• Sales, Laura V.; Navarro, Julio F.; Oman, Kyle; Fattahi, Azadeh; Ferrero, Ismael; Abadi, Mario; Bower, Richard; Crain, Robert A.; Frenk, Carlos S.; Sawala, Till; Schaller, Matthieu; Schaye, Joop; Theuns, Tom; White, Simon D. M. (2017)
    The scaling of disc galaxy rotation velocity with baryonic mass (the 'baryonic Tully-Fisher' relation, BTF) has long confounded galaxy formation models. It is steeper than the M proportional to V-3 scaling relating halo virial masses and circular velocities and its zero-point implies that galaxies comprise a very small fraction of available baryons. Such low galaxy formation efficiencies may, in principle, be explained by winds driven by evolving stars, but the tightness of the BTF relation argues against the substantial scatter expected from such a vigorous feedback mechanism. We use the APOSTLE/EAGLE simulations to show that the BTF relation is well reproduced in Lambda cold dark matter (CDM) simulations that match the size and number of galaxies as a function of stellar mass. In such models, galaxy rotation velocities are proportional to halo virial velocity and the steep velocity-mass dependence results from the decline in galaxy formation efficiency with decreasing halo mass needed to reconcile the CDM halo mass function with the galaxy luminosity function. The scatter in the simulated BTF is smaller than observed, even when considering all simulated galaxies and not just rotationally supported ones. The simulations predict that the BTF should become increasingly steep at the faint end, although the velocity scatter at fixed mass should remain small. Observed galaxies with rotation speeds below similar to 40 km s(-1) seem to deviate from this prediction. We discuss observational biases and modelling uncertainties that may help to explain this disagreement in the context of Lambda CDM models of dwarf galaxy formation.
  • Leslie, Sarah; Schinnerer, Eva; Liu, Daizhong; Magnelli, Benjamin; Algera, Hiddo; Karim, Alexander; Davidzon, Iary; Gozaliasl, Ghassem; Jimenez-Andrade, Eric F.; Lang, Philipp; Sargent, Mark; Novak, Mladen; Groves, Brent; Smolcic, Vernesa; Zamorani, Giovanni; Vaccari, Mattia; Battisti, Andrew; Vardoulaki, Eleni; Peng, Yingjie; Kartaltepe, Jeyhan (2020)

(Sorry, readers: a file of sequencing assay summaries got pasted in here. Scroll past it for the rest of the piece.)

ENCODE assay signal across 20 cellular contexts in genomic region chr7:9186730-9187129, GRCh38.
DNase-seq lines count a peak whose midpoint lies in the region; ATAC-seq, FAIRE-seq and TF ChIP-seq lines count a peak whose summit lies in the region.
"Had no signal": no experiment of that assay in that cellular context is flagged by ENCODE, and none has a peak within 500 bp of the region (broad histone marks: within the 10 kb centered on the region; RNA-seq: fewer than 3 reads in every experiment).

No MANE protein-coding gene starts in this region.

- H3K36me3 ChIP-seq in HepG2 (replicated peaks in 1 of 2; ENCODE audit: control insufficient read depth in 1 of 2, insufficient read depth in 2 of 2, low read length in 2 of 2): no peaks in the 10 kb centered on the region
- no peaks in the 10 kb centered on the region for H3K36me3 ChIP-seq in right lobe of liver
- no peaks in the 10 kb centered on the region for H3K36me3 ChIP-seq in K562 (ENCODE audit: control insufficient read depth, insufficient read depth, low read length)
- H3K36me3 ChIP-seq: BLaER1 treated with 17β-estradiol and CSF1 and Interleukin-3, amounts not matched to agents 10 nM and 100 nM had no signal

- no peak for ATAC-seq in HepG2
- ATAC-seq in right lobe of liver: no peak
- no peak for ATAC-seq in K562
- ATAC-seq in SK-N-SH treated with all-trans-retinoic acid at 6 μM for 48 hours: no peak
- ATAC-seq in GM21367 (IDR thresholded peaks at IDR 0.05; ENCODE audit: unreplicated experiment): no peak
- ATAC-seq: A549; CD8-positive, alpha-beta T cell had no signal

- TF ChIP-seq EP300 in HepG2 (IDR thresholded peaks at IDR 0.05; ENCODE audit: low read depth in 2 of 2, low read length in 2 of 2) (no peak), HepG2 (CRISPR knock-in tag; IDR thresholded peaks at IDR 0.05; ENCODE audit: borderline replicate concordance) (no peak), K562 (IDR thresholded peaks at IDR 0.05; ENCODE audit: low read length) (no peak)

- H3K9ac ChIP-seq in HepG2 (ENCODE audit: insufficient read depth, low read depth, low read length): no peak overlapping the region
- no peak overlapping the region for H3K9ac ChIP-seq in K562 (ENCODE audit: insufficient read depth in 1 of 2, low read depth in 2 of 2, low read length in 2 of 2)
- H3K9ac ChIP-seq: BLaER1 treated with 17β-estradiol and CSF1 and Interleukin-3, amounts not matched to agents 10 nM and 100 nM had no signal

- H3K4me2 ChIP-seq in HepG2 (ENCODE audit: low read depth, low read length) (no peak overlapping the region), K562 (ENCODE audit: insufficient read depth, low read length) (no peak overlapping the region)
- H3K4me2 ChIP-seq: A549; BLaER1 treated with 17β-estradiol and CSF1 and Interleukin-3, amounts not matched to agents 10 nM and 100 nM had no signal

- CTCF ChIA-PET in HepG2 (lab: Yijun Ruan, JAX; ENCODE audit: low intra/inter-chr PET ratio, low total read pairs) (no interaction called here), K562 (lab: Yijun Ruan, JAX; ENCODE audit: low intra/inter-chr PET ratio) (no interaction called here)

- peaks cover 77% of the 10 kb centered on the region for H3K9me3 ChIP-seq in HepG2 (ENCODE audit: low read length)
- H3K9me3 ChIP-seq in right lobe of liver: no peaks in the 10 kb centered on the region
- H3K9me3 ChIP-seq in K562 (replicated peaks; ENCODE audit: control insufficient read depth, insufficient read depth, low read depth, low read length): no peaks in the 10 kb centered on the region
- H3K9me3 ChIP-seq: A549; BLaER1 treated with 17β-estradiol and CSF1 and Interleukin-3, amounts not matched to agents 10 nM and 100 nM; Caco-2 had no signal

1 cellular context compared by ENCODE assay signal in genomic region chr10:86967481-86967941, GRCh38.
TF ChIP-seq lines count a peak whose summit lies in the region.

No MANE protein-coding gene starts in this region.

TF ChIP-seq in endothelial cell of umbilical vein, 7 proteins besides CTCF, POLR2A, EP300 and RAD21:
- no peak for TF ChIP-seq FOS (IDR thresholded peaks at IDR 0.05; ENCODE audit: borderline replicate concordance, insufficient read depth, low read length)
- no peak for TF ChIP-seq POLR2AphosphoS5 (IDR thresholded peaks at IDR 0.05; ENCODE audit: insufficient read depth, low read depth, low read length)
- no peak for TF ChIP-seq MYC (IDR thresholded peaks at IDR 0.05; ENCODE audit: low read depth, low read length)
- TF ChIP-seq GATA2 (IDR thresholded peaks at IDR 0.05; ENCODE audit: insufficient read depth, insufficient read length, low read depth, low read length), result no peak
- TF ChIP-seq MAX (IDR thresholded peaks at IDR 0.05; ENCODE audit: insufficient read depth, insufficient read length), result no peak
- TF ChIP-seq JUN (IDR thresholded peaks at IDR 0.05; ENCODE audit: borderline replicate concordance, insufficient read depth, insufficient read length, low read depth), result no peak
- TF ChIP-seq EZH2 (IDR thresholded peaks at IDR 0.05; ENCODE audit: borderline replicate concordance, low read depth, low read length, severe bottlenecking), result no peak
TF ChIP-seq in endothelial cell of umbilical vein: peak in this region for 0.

We provide a coherent, uniform measurement of the evolution of the logarithmic star formation rate (SFR)-stellar mass (M-*) relation, called the main sequence (MS) of star-forming galaxies, for star-forming and all galaxies out to z similar to 5. We measure the MS using mean stacks of 3 GHz radio-continuum images to derive average SFRs for similar to 200,000 mass-selected galaxies at z > 0.3 in the COSMOS field. We describe the MS relation by adopting a new model that incorporates a linear relation at low stellar mass (log(M-*/M-circle dot) <10) and a flattening at high stellar mass that becomes more prominent at low redshift (z <1.5). We find that the SFR density peaks at 1.5 <z <2, and at each epoch there is a characteristic stellar mass (M-* = 1-4 x 10(10)M(circle dot)) that contributes the most to the overall SFR density. This characteristic mass increases with redshift, at least to z similar to 2.5. We find no significant evidence for variations in the MS relation for galaxies in different environments traced by the galaxy number density at 0.3 <z <3, nor for galaxies in X-ray groups at z similar to 0.75. We confirm that massive bulge-dominated galaxies have lower SFRs than disk-dominated galaxies at a fixed stellar mass at z <1.2. As a consequence, the increase in bulge-dominated galaxies in the local star-forming population leads to a flattening of the MS at high stellar masses. This indicates that "mass quenching" is linked with changes in the morphological composition of galaxies at a fixed stellar mass.
  • Daddi, E.; Valentino, F.; Rich, R. M.; Neill, J. D.; Gronke, M.; O'Sullivan, D.; Elbaz, D.; Bournaud, F.; Finoguenov, A.; Marchal, A.; Delvecchio, I.; Jin, S.; Liu, D.; Strazzullo, V.; Calabro, A.; Coogan, R.; D'Eugenio, C.; Gobat, R.; Kalita, B. S.; Laursen, P.; Martin, D. C.; Puglisi, A.; Schinnerer, E.; Wang, T. (2021)